When Europe's drug approval gatekeepers meet, they often tick off recommendations for some key Big Pharma products. This week, the Committee for Medicinal Products for Human Use backed a whopping 15 new meds and 3 new indications.
We've seen what happens when a big drug goes generic. Plants close, sales reps lose their jobs. As the impending shutdown of a Teva Pharmaceutical Industries unit shows, the same is true for an on-patent drug flop.
Teva is inching toward an FDA application for reslizumab, touting positive late-stage results for an asthma antibody passed around for years in multiple buyouts.
One of the key strategies being pursued by Teva Pharmaceutical Industries to protect itself against generic competition to Copaxone is to switch patients over to its new longer-lasting version of the drug. And in the U.S., the drugmaker is just over halfway there.
European antitrust regulators may have been a little late to the party when it comes to pay-for-delay actions but are making up for lost time. Sources are saying they will levy fines against French drugmaker Servier and Teva Pharmaceutical Industries next month for delaying the launch of generic blood pressure meds.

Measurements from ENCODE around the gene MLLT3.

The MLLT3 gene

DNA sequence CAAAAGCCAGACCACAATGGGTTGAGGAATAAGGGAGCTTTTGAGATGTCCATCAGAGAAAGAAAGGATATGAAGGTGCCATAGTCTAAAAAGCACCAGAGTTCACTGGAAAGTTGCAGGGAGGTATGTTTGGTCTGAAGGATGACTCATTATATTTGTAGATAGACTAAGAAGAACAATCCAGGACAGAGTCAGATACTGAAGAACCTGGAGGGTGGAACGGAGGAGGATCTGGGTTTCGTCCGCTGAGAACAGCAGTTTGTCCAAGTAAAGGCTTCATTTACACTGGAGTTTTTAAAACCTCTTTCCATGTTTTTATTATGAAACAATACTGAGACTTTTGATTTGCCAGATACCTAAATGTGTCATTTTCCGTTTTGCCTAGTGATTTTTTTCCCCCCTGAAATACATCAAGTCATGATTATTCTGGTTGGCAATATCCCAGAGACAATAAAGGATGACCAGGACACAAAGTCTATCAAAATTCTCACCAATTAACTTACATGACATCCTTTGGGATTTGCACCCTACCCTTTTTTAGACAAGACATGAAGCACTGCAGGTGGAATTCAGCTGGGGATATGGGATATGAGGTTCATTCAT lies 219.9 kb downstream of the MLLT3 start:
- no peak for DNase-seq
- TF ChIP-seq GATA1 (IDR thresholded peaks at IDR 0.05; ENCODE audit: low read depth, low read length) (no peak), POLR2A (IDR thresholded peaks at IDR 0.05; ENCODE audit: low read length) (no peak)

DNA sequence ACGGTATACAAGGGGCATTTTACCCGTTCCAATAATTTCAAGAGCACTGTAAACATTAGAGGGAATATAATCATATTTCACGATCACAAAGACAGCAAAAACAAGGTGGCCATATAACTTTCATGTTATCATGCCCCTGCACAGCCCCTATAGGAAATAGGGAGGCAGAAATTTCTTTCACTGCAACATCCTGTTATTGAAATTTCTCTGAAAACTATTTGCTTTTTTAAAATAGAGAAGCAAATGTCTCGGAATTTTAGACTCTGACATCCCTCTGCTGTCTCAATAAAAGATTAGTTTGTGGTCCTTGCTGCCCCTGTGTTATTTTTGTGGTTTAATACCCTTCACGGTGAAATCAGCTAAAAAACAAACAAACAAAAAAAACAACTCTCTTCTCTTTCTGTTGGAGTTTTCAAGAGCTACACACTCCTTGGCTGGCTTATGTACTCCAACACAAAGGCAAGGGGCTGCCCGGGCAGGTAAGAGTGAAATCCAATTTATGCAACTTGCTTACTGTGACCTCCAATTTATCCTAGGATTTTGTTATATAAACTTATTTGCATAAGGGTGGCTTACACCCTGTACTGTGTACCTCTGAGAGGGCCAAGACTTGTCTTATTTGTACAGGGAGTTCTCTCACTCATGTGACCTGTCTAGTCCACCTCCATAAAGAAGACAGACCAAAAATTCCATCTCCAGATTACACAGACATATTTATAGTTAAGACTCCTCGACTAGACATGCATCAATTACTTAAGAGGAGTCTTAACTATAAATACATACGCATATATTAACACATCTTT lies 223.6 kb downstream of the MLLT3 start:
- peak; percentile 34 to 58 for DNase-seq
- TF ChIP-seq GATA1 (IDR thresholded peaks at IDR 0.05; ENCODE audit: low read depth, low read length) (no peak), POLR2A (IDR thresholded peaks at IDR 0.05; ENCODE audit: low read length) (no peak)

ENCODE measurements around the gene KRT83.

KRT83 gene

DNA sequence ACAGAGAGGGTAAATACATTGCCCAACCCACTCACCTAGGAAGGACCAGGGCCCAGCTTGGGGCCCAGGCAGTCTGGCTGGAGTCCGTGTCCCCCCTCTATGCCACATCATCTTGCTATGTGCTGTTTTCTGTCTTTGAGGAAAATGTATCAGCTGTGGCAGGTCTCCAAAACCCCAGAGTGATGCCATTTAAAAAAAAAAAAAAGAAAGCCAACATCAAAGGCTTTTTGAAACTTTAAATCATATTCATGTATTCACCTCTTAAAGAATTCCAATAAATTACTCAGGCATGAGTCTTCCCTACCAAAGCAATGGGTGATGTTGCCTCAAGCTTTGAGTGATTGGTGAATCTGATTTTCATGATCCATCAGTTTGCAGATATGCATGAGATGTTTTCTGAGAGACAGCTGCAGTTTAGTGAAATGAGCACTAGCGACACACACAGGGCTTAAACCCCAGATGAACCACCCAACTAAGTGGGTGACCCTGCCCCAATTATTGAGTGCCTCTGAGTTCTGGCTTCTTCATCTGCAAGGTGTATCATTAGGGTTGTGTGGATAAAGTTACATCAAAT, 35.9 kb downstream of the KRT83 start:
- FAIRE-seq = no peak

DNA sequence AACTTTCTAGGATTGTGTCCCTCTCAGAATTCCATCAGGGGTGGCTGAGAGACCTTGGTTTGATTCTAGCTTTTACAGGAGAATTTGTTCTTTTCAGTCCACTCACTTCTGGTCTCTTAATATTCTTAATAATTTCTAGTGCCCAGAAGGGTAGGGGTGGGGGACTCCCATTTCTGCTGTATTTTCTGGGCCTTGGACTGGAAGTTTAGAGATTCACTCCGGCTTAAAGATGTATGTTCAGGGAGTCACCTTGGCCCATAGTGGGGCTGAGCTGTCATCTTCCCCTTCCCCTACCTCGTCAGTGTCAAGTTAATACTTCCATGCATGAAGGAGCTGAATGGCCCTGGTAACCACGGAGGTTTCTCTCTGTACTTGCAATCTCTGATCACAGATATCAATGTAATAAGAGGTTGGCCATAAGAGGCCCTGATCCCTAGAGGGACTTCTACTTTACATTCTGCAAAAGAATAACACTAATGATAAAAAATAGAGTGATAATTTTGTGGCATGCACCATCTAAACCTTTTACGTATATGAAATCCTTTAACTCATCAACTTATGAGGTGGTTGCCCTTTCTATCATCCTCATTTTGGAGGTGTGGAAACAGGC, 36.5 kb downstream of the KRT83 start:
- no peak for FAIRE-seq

Teva CFO Eyal Desheh says the generic giant was built in bits and pieces, picking up a bunch of manufacturing plants in the process that it no longer needs. So the company will close half of its manufacturing facilities over the next 5 years as part of its plan to get more focused and more efficient.
Teva Pharmaceutical Industries execs have said all along that reducing manufacturing and procurement costs from its vast manufacturing system will be key to cutting overhead by $2 billion by the end of 2017. Last month Teva CEO Erez Vigodman said it would close 11 and was looking at 16 more. Now Teva CFO Eyal Desheh said Teva intends to close about three dozen plants in the next four to 5 years.
A federal court in Canada has now agreed with the industry that the country's price setting board has assumed too much authority and severely curtailed its ability to control prices over generic drugs in a case centered on Novartis' generic drug company Sandoz, and a unit of Teva Pharmaceutical Industries, which started as Ratiopharm.
Teva Pharmaceutical is jumping into a biotech horse race, paying $200 million in cash and up to $625 million more in milestones to buy out Labrys Biologics and an experimental migraine drug that the newly reorganized company bullishly believes can hit up to $3 billion in annual sales.
California has decided to lay the responsibility for opioid overdoses, and even a resurgence in heroin use, at the feet of the drugmakers, accusing them in a lawsuit of reaping huge profits while turning a large swath of people into drug addicts.